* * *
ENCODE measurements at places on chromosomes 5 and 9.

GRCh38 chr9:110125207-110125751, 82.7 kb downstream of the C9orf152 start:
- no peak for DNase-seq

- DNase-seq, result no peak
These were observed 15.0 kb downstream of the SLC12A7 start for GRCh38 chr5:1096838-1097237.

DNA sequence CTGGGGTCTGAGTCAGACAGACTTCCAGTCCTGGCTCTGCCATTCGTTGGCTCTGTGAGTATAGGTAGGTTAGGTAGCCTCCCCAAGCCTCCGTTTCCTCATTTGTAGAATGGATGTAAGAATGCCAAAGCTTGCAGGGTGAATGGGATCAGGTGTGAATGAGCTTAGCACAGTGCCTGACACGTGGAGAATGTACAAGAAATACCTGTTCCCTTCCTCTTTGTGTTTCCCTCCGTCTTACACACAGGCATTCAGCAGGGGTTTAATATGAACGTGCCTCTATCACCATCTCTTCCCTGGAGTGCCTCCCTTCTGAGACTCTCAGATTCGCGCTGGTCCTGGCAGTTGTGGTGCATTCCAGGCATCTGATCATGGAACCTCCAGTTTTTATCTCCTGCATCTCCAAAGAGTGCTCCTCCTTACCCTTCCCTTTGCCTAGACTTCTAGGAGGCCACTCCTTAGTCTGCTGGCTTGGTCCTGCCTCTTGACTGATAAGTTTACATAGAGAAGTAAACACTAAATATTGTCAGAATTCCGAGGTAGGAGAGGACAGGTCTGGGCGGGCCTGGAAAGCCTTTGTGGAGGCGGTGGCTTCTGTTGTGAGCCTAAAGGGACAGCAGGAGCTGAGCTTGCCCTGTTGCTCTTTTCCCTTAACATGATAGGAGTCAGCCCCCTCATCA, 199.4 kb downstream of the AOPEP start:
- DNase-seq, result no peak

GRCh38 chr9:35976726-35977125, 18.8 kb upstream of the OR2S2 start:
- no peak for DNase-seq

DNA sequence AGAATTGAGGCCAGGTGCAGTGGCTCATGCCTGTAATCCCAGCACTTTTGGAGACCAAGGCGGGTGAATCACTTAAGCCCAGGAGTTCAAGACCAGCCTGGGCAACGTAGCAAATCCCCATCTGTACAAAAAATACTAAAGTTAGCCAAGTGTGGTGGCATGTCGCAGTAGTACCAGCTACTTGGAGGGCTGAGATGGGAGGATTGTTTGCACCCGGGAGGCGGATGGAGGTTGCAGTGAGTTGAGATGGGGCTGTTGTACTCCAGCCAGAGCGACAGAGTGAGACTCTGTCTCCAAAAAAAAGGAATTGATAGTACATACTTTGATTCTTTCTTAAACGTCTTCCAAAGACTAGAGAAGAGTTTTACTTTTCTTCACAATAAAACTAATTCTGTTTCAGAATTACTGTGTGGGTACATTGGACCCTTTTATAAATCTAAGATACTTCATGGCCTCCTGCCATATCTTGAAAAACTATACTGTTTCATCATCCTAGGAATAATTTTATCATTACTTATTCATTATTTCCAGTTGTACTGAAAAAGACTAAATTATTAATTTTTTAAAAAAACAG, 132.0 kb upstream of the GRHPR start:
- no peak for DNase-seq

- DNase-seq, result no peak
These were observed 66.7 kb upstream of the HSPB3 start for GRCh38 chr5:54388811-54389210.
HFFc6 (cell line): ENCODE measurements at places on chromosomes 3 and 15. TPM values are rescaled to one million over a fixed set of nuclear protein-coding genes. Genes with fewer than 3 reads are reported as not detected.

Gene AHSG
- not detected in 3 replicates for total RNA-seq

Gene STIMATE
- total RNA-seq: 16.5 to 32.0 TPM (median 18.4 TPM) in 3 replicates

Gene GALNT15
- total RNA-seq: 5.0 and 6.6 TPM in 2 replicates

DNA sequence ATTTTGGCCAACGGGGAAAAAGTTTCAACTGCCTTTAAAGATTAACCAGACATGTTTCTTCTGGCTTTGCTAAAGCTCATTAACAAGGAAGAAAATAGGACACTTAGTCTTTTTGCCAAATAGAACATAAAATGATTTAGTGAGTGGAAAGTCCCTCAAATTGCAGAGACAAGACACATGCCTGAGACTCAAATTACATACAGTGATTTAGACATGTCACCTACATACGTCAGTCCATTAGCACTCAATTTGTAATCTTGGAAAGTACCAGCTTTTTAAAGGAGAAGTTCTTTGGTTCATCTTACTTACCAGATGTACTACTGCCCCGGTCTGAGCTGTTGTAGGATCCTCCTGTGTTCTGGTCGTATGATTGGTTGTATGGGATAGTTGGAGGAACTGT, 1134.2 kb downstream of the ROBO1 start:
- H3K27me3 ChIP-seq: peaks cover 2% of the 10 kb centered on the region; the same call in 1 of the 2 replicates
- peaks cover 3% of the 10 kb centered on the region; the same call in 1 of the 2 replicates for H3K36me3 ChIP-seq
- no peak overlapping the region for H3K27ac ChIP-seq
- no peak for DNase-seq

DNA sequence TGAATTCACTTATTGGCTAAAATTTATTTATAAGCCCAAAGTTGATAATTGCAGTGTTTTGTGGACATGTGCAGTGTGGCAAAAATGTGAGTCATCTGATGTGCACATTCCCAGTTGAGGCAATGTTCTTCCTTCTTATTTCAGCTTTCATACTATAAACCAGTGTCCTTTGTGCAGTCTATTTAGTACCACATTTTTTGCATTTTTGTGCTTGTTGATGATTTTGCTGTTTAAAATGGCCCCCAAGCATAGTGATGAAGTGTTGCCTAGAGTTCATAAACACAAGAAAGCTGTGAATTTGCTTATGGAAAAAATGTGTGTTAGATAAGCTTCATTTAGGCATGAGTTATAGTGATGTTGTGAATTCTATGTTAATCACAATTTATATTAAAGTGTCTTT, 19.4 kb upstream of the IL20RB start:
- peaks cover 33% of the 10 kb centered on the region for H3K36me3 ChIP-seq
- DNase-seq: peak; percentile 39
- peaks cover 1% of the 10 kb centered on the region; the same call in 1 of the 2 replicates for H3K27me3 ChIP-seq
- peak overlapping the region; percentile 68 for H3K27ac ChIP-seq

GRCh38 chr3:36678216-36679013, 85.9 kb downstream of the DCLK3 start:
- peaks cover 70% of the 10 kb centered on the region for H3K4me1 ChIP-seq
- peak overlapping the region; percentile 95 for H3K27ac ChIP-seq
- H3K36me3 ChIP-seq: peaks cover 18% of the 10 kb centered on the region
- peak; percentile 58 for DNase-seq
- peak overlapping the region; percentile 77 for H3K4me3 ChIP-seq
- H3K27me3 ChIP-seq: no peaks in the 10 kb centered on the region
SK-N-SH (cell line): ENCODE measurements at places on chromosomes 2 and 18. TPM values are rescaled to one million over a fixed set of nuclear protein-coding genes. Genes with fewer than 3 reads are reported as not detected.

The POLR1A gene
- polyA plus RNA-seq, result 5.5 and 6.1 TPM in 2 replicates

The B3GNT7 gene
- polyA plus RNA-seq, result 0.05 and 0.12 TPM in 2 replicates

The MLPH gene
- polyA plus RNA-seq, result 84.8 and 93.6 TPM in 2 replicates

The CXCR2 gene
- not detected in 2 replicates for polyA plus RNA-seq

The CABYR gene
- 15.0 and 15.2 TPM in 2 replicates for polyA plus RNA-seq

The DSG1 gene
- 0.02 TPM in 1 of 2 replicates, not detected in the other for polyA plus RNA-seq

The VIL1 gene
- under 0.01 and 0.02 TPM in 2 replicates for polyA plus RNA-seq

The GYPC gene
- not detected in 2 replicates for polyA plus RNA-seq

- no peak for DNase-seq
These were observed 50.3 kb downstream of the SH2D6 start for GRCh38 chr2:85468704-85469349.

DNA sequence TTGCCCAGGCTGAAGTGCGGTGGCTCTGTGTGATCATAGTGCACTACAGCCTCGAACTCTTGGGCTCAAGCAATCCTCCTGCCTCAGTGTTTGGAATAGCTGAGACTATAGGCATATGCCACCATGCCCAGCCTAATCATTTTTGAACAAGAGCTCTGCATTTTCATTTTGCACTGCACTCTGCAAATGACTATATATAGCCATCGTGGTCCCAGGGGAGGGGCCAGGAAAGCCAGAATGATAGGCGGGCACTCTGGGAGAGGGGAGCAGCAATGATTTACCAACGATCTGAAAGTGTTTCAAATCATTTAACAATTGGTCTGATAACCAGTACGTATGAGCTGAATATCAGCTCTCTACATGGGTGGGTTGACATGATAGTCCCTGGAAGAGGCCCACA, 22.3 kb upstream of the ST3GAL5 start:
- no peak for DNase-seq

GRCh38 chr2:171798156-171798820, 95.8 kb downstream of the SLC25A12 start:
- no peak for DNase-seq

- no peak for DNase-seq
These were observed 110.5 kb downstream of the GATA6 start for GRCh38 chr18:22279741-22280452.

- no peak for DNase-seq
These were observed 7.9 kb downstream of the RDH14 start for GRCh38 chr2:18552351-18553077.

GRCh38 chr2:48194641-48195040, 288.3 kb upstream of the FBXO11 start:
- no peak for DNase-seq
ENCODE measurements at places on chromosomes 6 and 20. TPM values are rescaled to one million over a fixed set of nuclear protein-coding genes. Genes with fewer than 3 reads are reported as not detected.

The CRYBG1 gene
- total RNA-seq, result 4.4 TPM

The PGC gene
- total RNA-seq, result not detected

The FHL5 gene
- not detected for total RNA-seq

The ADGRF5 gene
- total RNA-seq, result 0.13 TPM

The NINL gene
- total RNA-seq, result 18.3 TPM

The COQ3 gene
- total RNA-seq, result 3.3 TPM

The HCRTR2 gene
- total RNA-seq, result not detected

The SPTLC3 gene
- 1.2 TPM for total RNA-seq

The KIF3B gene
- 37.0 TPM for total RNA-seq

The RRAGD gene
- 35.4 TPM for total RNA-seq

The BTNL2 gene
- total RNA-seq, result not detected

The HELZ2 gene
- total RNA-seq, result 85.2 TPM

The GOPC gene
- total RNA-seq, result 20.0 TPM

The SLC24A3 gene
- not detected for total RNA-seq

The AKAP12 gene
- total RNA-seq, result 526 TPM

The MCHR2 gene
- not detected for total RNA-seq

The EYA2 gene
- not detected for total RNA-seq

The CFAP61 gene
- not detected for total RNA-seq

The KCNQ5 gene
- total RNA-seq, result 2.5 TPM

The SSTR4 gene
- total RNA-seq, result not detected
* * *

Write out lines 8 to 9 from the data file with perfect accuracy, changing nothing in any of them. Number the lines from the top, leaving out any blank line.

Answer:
GRCh38 chr9:35976726-35977125, 18.8 kb upstream of the OR2S2 start:
- no peak for DNase-seq